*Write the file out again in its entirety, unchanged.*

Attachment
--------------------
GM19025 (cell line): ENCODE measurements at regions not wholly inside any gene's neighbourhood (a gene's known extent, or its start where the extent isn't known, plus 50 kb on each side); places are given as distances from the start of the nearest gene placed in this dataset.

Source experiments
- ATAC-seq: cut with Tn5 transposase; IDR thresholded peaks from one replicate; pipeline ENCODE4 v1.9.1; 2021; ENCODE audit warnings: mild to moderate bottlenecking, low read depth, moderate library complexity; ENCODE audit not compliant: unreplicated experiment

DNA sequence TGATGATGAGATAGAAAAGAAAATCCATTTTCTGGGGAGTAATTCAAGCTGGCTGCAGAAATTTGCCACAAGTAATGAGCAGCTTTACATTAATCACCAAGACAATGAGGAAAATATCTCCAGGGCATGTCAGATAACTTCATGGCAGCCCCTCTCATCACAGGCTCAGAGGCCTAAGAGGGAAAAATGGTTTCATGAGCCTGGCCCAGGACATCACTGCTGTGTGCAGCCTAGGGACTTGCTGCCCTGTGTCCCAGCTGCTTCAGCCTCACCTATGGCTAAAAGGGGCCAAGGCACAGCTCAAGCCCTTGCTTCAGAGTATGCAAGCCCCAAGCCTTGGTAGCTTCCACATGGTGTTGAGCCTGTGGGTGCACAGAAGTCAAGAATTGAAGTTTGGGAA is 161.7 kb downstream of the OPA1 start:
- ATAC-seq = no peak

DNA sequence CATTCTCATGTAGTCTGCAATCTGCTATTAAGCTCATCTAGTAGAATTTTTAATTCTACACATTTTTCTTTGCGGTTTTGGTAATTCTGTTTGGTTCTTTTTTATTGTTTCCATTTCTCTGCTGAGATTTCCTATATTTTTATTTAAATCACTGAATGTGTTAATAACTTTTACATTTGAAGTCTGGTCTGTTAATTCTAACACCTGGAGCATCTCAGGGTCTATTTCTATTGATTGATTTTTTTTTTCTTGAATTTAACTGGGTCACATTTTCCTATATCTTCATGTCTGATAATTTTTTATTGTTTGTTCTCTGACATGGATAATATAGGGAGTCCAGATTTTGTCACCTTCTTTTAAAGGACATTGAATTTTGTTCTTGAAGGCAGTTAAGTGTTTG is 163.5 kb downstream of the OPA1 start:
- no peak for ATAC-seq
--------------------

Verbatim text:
GM19025 (cell line): ENCODE measurements at regions not wholly inside any gene's neighbourhood (a gene's known extent, or its start where the extent isn't known, plus 50 kb on each side); places are given as distances from the start of the nearest gene placed in this dataset.

Source experiments
- ATAC-seq: cut with Tn5 transposase; IDR thresholded peaks from one replicate; pipeline ENCODE4 v1.9.1; 2021; ENCODE audit warnings: mild to moderate bottlenecking, low read depth, moderate library complexity; ENCODE audit not compliant: unreplicated experiment

DNA sequence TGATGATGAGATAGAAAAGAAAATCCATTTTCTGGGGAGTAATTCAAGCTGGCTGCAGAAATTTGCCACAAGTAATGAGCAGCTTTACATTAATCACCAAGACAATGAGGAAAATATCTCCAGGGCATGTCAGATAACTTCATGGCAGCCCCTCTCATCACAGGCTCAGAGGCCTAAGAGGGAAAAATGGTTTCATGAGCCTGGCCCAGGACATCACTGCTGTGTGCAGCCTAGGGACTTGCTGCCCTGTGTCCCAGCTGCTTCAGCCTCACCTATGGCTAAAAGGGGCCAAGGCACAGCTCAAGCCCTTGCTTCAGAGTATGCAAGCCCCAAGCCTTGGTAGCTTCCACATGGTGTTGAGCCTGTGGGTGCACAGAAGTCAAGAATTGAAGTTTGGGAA is 161.7 kb downstream of the OPA1 start:
- ATAC-seq = no peak

DNA sequence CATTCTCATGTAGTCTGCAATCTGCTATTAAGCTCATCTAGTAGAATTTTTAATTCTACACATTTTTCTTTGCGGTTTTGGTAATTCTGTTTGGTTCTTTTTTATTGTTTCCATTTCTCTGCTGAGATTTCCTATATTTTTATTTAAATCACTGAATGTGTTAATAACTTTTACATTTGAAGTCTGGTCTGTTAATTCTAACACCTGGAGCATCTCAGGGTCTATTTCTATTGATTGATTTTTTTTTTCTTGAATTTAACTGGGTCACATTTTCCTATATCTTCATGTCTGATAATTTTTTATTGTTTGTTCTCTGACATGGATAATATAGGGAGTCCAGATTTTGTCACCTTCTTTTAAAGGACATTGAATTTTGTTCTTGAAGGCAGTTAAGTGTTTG is 163.5 kb downstream of the OPA1 start:
- no peak for ATAC-seq